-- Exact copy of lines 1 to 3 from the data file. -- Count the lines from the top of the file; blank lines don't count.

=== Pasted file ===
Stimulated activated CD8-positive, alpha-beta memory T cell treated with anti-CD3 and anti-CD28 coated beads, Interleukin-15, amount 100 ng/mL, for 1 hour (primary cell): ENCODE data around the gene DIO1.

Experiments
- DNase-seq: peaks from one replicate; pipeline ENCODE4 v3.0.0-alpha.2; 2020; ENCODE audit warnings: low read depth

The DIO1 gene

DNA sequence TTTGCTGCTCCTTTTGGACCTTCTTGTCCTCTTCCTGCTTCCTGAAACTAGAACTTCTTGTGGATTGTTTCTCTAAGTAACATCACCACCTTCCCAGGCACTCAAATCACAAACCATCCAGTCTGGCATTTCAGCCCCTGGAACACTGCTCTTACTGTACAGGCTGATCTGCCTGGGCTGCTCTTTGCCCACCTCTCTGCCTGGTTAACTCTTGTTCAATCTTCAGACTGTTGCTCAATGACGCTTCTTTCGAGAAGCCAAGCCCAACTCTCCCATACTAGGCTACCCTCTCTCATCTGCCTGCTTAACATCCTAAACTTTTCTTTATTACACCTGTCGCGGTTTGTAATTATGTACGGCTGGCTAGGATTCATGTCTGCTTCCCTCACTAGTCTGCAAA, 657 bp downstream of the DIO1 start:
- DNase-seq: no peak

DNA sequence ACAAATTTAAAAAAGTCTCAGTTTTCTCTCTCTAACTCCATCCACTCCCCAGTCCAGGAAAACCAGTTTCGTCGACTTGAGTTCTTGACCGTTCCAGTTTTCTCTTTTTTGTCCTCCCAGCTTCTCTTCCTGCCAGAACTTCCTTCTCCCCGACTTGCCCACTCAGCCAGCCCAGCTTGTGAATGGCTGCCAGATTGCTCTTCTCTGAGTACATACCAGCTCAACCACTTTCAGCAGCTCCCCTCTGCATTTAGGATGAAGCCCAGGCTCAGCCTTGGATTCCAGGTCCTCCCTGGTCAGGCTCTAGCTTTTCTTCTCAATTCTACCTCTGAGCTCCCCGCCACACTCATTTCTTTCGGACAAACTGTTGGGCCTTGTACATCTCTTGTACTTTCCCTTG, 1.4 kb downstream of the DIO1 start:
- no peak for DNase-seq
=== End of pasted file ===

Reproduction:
Stimulated activated CD8-positive, alpha-beta memory T cell treated with anti-CD3 and anti-CD28 coated beads, Interleukin-15, amount 100 ng/mL, for 1 hour (primary cell): ENCODE data around the gene DIO1.

Experiments
- DNase-seq: peaks from one replicate; pipeline ENCODE4 v3.0.0-alpha.2; 2020; ENCODE audit warnings: low read depth